KC Lemson

By KC Lemson [MS]

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Tripped up by imprecise terminology

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In OWA 2000 SP2, we added some registry keys to control certain behavior related to attachments. We needed the keys to be set by default, so I talked to the setup team, and they agreed to make the change. I sent them a mini speclet where I described that we'd have the registry keys under HKLM\System\CurrentControlSet\Services\MSExchangeWeb\OWA, the keys would be named Level2MIMETypes and Level2FileTypes, and gave them the default values.

Satisfied with my proactive work on this, I left the testing of the buddy drop to the tester and went home. The next day I had my tester in my office telling me that the setup team totally screwed it up. They'd created new nodes in the registry rather than new values. I went to talk to the dev, who explained that he gave me exactly what I asked for - registry keys. If I'd wanted new registry values, then I should have said that in the beginning.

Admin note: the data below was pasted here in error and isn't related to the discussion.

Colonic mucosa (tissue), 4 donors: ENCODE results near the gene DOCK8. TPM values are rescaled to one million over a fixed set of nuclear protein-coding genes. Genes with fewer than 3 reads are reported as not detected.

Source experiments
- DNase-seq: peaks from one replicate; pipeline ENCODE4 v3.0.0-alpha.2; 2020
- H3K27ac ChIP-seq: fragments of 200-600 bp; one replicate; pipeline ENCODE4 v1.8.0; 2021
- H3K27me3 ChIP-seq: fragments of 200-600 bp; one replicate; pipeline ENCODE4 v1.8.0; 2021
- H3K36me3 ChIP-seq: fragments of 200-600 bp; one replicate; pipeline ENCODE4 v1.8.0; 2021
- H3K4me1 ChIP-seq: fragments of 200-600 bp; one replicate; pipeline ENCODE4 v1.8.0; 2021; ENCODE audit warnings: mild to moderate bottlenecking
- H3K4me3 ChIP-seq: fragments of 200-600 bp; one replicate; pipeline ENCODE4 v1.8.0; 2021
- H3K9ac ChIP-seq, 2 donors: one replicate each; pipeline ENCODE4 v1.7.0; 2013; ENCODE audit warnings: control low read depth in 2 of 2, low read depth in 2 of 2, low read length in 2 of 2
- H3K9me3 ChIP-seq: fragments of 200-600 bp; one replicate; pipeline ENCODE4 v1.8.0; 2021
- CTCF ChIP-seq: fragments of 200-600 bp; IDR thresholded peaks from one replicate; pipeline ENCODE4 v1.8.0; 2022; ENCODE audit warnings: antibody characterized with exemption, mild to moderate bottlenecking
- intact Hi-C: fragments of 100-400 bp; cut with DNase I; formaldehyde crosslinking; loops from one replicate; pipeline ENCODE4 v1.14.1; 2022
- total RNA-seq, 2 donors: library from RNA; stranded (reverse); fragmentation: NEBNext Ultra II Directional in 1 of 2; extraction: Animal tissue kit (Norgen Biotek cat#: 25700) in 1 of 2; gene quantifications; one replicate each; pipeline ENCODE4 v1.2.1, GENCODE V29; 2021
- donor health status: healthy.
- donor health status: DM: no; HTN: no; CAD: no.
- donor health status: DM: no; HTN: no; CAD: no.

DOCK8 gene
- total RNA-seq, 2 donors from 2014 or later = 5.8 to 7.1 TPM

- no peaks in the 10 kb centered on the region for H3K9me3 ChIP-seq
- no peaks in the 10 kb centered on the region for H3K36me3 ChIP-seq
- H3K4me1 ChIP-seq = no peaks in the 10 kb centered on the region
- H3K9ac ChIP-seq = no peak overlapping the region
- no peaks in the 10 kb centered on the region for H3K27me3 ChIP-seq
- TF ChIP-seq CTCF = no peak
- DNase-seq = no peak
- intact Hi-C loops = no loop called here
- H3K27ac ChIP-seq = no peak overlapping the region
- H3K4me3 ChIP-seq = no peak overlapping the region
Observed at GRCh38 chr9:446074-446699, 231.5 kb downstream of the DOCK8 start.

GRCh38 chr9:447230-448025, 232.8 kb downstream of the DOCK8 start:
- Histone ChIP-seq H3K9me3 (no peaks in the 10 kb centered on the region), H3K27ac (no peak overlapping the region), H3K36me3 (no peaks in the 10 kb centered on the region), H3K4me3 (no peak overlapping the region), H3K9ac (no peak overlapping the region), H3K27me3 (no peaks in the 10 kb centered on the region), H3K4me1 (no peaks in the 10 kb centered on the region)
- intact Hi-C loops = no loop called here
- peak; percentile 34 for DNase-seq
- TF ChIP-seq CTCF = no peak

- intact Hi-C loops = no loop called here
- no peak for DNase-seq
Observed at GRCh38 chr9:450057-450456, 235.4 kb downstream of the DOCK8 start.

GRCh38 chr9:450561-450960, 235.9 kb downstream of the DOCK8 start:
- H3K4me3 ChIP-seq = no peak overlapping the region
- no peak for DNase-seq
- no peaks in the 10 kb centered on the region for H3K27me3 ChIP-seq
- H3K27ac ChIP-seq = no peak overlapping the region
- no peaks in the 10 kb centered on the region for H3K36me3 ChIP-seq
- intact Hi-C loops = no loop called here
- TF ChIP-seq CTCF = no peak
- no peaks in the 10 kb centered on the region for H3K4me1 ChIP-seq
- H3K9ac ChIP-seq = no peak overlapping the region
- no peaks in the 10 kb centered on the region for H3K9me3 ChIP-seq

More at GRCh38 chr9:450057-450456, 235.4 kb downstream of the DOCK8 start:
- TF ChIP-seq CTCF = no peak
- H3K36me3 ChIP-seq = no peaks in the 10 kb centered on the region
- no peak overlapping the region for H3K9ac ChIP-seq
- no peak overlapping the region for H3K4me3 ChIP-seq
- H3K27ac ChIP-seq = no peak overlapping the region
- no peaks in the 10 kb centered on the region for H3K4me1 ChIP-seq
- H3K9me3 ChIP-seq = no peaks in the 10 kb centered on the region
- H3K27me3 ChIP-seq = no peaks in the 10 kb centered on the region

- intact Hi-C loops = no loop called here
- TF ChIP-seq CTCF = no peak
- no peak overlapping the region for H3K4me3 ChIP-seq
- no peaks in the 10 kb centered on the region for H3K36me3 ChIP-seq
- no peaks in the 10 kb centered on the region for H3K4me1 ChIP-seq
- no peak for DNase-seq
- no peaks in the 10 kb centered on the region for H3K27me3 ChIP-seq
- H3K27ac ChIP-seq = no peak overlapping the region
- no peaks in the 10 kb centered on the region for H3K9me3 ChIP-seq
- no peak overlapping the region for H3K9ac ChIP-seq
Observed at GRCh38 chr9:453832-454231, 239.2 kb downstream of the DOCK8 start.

To him, this was basic vocabulary. He knew that registry keys are on the left-hand side of regedit and have folder icons, whereas registry values are on the right-hand side of regedit and have different icons depending on their type. To me, “registry key” was just a part of the vernacular I'd learned and there were different types of registry keys, such as DWORDs, strings, etc.

This was an important lesson for me in two ways - #1 be specific, and #2 double check everything, using visual examples when possible.

Comments
  • heh - good story. I got to the point where I just export the node I care about and send people a .reg.txt file (since .reg extension is blocked) that they can import - then the results are at least clear - the .reg file format defines the common vocabulary authoritatively :)

  • I clicked in here to say the exact same thing as James. Alas, he has already said it.

  • Yep, visual examples are always king.